You are currently viewing 2022 Fantasy Baseball Draft Prep: Top 10 prospects to stash away for a big payoff later – CBS Sports

2022 Fantasy Baseball Draft Prep: Top 10 prospects to stash away for a big payoff later – CBS Sports

Play Now
Men’s Brackets
Play Now
Women’s Brackets
WRs With Sophomore QBs
Covering the impact of coronavirus on the sports world
Bold prediction: 2022 turns out to be a banner year for prospects.
We’re still recovering from the great bottleneck of 2020, when the loss of a minor-league season froze the development of so many. You know what’s on the other side of a bottleneck, though, right? Narrowing this list down to only 10 names was such an endeavor that I can only presume we’re on the verge of pushing through with a sudden influx of talent that makes up for the past two years’ stagnation.
Let’s talk for a minute about some of the names I left out. The goal here is to identify the most stashable prospects in Fantasy Baseball, meaning ones that won’t contribute anything right away. So I obviously left out Bobby Witt, who appears to have the Royals third base job locked up already, and I think Spencer Torkelson and Riley Greene are pretty much set for the Tigers as well.
Julio Rodriguez is more questionable, but I lean yes to him making the Mariners opening day roster, and it’s at least 50/50 for Phillies shortstop Bryson Stott and Reds pitchers Nick Lodolo and Hunter Greene. They’re already getting plenty of attention for their immediate value, and so I’d rather use this space to highlight other prospects.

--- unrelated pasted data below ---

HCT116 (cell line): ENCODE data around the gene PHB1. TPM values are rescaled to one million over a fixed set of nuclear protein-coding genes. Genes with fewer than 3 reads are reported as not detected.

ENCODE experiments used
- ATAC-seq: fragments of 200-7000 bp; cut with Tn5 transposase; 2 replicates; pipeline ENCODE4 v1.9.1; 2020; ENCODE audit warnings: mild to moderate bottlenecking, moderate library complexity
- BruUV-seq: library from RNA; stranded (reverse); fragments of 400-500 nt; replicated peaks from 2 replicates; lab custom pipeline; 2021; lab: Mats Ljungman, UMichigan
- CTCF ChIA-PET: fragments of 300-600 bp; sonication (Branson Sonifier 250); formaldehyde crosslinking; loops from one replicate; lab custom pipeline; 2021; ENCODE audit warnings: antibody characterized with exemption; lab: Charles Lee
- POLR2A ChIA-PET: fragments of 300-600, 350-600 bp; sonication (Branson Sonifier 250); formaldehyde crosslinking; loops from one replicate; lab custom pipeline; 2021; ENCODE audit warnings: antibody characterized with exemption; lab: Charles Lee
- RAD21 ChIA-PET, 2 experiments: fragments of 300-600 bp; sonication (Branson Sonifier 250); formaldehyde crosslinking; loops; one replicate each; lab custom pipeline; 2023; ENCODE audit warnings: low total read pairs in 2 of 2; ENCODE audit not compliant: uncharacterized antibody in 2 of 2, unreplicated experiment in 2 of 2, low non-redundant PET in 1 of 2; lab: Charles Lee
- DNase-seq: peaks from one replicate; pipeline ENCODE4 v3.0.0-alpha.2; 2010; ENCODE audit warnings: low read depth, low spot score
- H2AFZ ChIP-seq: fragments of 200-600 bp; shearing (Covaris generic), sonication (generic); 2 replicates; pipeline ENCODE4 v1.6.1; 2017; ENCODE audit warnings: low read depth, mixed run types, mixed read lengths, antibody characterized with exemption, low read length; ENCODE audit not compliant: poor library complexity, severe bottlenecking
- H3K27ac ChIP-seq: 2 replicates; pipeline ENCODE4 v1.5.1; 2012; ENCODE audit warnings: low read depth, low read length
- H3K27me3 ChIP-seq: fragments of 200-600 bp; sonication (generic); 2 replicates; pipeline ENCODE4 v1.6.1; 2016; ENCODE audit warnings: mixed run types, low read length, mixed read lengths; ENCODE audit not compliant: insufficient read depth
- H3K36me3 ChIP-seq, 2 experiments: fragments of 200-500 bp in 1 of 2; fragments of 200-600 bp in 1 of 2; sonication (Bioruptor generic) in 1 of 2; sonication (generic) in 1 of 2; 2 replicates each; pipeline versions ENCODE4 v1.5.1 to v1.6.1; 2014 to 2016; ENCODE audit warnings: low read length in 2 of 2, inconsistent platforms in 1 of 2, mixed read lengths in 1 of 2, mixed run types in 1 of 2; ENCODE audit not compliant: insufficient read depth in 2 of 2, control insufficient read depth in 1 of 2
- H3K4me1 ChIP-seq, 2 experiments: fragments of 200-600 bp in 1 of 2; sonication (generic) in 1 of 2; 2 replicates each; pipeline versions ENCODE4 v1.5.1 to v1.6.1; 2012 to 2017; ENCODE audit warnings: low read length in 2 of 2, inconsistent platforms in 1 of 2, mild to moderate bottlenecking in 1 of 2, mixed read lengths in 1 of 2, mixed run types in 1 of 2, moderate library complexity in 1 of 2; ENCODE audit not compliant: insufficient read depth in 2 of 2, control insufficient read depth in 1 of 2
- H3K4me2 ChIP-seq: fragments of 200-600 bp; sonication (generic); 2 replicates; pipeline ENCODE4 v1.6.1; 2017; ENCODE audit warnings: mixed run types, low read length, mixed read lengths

Impact is the key here. Proximity also matters, but if you’re investing a precious roster spot in a hypothetical, that hypothetical needs to be a genuine game-changer. This list also doesn’t really apply to shallow leagues (say, fewer than 300 players rostered) where there’s enough upside to be found among the players already contributing. No. 1 might be an exception, though.

2021 minors: .310 BA (271 AB), 17 HR, 19 SB, .970 OPS, 28 BB, 69 K     
The sheer improbability of Cruz’s two spring homers stands out, each coming on a pitch about ankle-high. It speaks to his incomparable ability to impact the baseball — and I do mean incomparable. His 94 mph average exit velocity last year was far and away the best among the Baseball America top 100. He already owns the Pirates record for hardest-hit ball, and he’s played only two games for them. He’s also played just six at Triple-A, which is why it sounds like he’ll be sent back down — well, that and to get some reps in the outfield. But the power/speed combo could be something to behold, making him well worth a hold in the meantime.
2021 minors: .285 BA (452 AB), 23 HR, .899 OPS, 79 BB, 90 K
It always seemed like a long shot that the Orioles of all teams would cast aside service time considerations for Rutschman and bring him up for opening day, but it became a non-issue once the top pick in the 2019 draft strained his triceps early on. So now there’s a convenient reason to keep him down for the first few weeks, just in time to secure an extra year of team control before initiating what figures to be a decade-long run at or near the top of the catcher rankings. It’s a difficult position to break in at, but Rutschman is as close to flawless as a catcher prospect gets, both offensively and defensively.